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HOW WE LIVE

comfort of things SOUVENIRS

There are certain things in the home that are like old friends: they always cheer you up. This month, we feel the love for things found on holiday Words: CLARE GOGERTY

PHOTOGRAPHY: PLAIN PICTURE; SHUTTERSTOCK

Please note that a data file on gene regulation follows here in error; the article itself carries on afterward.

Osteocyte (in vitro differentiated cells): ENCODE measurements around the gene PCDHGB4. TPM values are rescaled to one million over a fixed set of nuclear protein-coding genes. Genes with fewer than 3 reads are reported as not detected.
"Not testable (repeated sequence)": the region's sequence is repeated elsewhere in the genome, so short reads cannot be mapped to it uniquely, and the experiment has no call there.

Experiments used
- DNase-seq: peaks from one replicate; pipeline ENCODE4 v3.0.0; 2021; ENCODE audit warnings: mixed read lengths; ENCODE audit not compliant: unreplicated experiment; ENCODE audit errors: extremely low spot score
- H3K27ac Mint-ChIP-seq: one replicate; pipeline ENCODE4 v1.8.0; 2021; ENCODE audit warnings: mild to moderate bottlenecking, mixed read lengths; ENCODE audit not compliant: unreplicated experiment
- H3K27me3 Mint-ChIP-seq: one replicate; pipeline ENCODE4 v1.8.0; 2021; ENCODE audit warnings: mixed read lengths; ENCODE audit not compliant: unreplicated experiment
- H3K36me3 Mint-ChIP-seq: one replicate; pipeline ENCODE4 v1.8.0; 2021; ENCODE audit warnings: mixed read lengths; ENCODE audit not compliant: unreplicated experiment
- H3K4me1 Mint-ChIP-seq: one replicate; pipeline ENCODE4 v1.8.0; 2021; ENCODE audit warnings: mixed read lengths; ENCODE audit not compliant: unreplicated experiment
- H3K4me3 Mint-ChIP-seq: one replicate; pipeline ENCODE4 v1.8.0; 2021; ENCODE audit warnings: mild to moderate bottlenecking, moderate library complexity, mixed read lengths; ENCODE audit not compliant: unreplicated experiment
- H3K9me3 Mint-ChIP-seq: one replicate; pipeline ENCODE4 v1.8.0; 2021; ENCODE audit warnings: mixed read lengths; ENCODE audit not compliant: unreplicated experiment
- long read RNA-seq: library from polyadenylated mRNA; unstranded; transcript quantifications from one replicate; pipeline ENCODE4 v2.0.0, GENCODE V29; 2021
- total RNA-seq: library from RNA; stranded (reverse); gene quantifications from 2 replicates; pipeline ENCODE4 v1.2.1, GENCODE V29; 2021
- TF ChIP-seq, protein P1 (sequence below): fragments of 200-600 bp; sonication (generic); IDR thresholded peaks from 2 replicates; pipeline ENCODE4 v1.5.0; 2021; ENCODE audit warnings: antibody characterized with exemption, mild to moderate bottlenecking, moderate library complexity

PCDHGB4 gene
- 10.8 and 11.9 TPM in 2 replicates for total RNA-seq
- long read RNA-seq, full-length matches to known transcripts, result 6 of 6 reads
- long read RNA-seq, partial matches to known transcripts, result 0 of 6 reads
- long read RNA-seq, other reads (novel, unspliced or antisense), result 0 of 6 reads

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he best souvenirs are the ones that mean nothing to other people. No one else knows that the lump of black stone gathering dust on a shelf in the kitchen is actually a piece of volcanic rock picked up in Iceland on a romantic weekend break. Or that you found that unremarkable little basket, now filled with cotton wool balls, on gap-year travels to Malaysia and carried it home in your rucksack. These are the mementoes that sing to you and to you alone. They trigger the memory, taking you back to happy times. Unlike a digital image, they can be held in the hand and “It’s like extending treasured. They are a the holiday, by taking conduit across time and continents, connecting a piece of it home” you to that moment. Travel and holidays are markers in our lives: memorable weeks that stand proud above the flat routine of the every day. The impulse to bring something back that reminds us of these precious times is hard to resist. It’s feels like extending the holiday by taking a piece of it home. The internet age means that most things are available to everyone all the time, but it’s still possible to find something unique. Buying traditional crafts, even if they are made for tourists, is like adopting a piece of the country’s culture. For the unabashed, it also, provides bragging rights: “Oh, that figure of Ganesh? I picked it up in Bali.” Some souvenirs, however, are not tasteful at all. We are talking here of the mass-produced tat that fills gift shops and airports and which are often purchased as presents, wanted or otherwise. Whereas they may have kitsch or ironic charm, no one really wants a reminder of someone else’s holiday, and you will soon tire of them. Best to steer clear of anything that declares itself a souvenir, and stick to things that have some sort of personal meaning. * But don’t be tempted by that colourful bottle of liqueur enjoyed last night at dinner. It will never be drunk when you get it back home.